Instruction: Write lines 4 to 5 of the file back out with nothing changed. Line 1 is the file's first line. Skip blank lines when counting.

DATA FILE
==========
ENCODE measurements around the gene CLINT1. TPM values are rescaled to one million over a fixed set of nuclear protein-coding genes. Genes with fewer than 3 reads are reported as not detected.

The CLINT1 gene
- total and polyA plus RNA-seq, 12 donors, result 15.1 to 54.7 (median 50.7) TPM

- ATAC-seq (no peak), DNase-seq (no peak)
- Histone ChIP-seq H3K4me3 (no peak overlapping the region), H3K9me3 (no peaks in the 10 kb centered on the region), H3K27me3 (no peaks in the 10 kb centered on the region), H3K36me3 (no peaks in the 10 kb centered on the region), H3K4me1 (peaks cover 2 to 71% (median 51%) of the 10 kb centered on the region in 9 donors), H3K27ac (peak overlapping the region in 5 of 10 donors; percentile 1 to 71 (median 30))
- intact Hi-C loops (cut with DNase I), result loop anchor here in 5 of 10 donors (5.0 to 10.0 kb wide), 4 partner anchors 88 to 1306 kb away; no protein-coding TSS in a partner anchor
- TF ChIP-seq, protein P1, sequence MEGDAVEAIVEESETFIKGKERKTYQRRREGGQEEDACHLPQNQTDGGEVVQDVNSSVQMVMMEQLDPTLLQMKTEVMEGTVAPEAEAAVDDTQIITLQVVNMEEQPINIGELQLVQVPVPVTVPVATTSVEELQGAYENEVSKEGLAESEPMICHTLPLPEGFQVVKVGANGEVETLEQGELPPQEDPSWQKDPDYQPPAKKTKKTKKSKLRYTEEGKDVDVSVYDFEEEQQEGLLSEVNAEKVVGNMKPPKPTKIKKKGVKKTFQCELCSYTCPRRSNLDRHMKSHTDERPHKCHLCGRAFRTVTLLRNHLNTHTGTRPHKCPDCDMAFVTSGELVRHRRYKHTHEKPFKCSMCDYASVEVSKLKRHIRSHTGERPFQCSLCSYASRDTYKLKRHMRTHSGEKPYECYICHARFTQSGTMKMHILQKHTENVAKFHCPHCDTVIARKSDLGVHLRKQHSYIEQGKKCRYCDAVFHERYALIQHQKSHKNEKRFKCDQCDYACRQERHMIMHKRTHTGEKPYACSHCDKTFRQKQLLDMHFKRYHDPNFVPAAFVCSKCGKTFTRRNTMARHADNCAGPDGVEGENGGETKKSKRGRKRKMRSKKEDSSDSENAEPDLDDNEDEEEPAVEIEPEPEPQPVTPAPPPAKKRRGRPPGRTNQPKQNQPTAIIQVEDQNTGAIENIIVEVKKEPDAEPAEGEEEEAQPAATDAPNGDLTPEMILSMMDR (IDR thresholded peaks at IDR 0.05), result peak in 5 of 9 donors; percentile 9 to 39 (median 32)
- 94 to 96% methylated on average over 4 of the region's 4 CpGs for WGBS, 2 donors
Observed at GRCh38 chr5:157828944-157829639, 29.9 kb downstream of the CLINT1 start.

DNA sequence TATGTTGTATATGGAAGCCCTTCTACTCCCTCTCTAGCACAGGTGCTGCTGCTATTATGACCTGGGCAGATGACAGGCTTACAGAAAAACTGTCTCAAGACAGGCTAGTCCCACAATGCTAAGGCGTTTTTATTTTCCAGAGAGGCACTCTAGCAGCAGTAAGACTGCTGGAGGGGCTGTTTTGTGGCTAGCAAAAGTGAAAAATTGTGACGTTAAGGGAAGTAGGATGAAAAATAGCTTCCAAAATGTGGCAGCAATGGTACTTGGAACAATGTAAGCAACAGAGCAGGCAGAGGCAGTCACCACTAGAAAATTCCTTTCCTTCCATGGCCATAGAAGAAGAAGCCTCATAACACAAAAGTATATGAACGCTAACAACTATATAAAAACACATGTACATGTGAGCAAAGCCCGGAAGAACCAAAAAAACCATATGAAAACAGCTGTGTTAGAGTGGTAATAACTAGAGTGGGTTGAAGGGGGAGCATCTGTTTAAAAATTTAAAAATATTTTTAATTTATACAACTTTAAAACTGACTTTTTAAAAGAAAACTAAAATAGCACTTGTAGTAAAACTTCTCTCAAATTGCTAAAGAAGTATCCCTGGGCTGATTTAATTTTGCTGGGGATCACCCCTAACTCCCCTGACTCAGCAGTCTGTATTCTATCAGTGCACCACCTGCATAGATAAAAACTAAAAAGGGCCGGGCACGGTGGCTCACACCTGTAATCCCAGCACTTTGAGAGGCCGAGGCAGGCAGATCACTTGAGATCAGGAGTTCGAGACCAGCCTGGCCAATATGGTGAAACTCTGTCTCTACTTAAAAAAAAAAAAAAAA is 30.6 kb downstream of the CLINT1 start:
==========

- ATAC-seq (no peak), DNase-seq (no peak)
- Histone ChIP-seq H3K4me3 (no peak overlapping the region), H3K9me3 (no peaks in the 10 kb centered on the region), H3K27me3 (no peaks in the 10 kb centered on the region), H3K36me3 (no peaks in the 10 kb centered on the region), H3K4me1 (peaks cover 2 to 71% (median 51%) of the 10 kb centered on the region in 9 donors), H3K27ac (peak overlapping the region in 5 of 10 donors; percentile 1 to 71 (median 30))